A plan to share Emirati stories with the world

Emirati publishers and writers are being encouraged to tell our stories through their unique voices, writes Sheikha Bodour

The Sharjah International Book Fair demonstrates our interest in reading.  Antonie Robertson / The National
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Recently, I launched an initiative, 1,001 Titles, in collaboration with the Emirates Publishers Association (EPA) and the Ministry of Culture. The initiative, which is being managed and funded by Knowledge Without Borders in Sharjah, aims to encourage and support Emirati authors to publish books that will enrich our libraries with home-grown stories and ideas.

The initiative came as a result of a study I commissioned as a founder, former president and patron of the EPA. Its aim was to understand the challenges facing the publishing industry and gain a deeper insight into the dilemmas we face as publishers and knowledge creators.

The results were dismal and did not reflect well on the efforts that were being made to support our language and culture. During my tenure as president of the association, we noticed that there was a massive dip in publications.

In the past few years alone, the number of books published in the UAE has dropped from 431 ­titles a year to 340.

With this alarming rate of decline, it was important and urgent to make the clarion call to revolutionise the publishing industry. We needed to uphold our culture and heritage using publishing as the platform and active catalyst. We needed to publish more of what we can call our own.

We noticed that many publishers chose to get their ISBNs (the International Standard Book Number that all books must carry) from neighbouring countries, mostly Lebanon, where they are free. Hence these titles, despite coming from UAE publishers and authors, were being registered as Lebanon’s cultural and intellectual property.

We also noticed that although there was a decrease in the number of published titles, there was a surprising increase in the number of publishers in the UAE. So what was happening? It was not difficult to figure out: publishers from other countries such as Lebanon and Syria were setting up shop and building their companies in the UAE. They were being attracted by the entrepreneurial mindset of the newly formed, young and active publishers’ association that has resolved to make the UAE a conducive place to set up their businesses.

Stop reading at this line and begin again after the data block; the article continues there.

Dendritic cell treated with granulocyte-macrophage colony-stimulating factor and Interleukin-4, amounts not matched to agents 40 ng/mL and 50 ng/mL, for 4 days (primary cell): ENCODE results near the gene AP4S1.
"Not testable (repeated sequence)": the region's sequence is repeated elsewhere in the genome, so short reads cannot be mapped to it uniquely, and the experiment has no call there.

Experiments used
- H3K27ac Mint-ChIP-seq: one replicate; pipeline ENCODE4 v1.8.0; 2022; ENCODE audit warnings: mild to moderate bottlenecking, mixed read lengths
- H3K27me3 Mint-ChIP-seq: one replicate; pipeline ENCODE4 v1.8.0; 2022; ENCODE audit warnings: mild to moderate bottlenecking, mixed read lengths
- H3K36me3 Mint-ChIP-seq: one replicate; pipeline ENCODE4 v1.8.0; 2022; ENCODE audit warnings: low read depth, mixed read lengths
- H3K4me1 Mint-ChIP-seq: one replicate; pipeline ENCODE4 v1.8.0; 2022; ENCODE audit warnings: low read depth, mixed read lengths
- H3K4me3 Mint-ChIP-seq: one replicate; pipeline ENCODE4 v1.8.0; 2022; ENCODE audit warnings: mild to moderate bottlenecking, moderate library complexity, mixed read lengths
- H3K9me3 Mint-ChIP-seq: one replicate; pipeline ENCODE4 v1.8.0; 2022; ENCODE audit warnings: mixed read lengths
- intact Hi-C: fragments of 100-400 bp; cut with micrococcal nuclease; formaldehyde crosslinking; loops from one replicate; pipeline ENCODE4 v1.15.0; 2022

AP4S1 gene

To boost production, we created training programmes, invited them to international book fairs, supported them in printing, publishing and selling their books, not only to the Arabic market but beyond, internationally for the Arab diaspora. And yet, after all this effort, there was no change.

This might seem like a minor issue to some people, and of little consequence, but it is not.

The President, Sheikh Khalifa, has announced that 2016 is the Year of Reading and many exciting initiatives were announced. Children were encouraged to read, read and read. But what would they be reading? If local publishers’ content was declining rapidly it could only mean that Emirati people would be consuming material from other countries, potentially reading “other stories” and interpreting them as “their stories”. In this day and age, when lines between cultures, borders and languages are obsolete, identity becomes a subjective issue.

Are we reading stories about others to define ourselves or are we interpreting others’ political, social and cultural events and making them ours? What about our voices? Don’t they need to be heard, documented, recorded, written about and discussed extensively in schools and book clubs? This is what the 1001 Titles initiative is about – a reflection of who we are and who we have been.

Cultural content feeds our souls and enriches our thoughts. So, to understand ourselves better and be well versed in our idiosyncrasies, don’t we need to have home-grown original content? Shouldn’t we nurture local writers and talented individuals who can enrapture us with their version of our world? Their content, their reflection of our identity, will not only allow us to identify ourselves but it will also reach out to other countries and societies that want to know about us. These words will tell them what makes us laugh and cry, the colour of our hopes and fears, the joys and sorrows of our yesterdays and tomorrows.

This is what 1,001 Titles will help us to achieve – a better understanding of ourselves that, in turn, will allow others to better understand us.

In the next two years we will be encouraging Emirati publishers and writers to tell our stories through their unique voices. Through a grant of Dh5 million, publishers will provide support to undiscovered writers and unpublished poets, giving a voice to the unwritten words of Emirati literary talents.

The Ministry of Culture has generously donated 1001 free ISBNs to support this initiative and United Printing Press, our printing partner in this project, has provided huge discounts on printing and storage.

It is my hope that by the end of this project, not only will we have 1,001 new stories to share but also new writers, new ideas and new debates to engage in. Our people, telling our stories. This is our chance to make our voice heard locally and globally and to be a part of this content creation that can be used to define us in coming years. As Umberto Eco, the literary icon who recently passed away, once said: “To survive, you must tell stories”. The 1,001 Titles will be our stories.

Sheikha Bodour bint Sultan Al Qasimi is the founder and patron of the EPA, founder and patron of the UAE Board on Books for Young People, founder and chief executive of Kalimat Publishing Group, and head of Knowledge Without Borders organising committee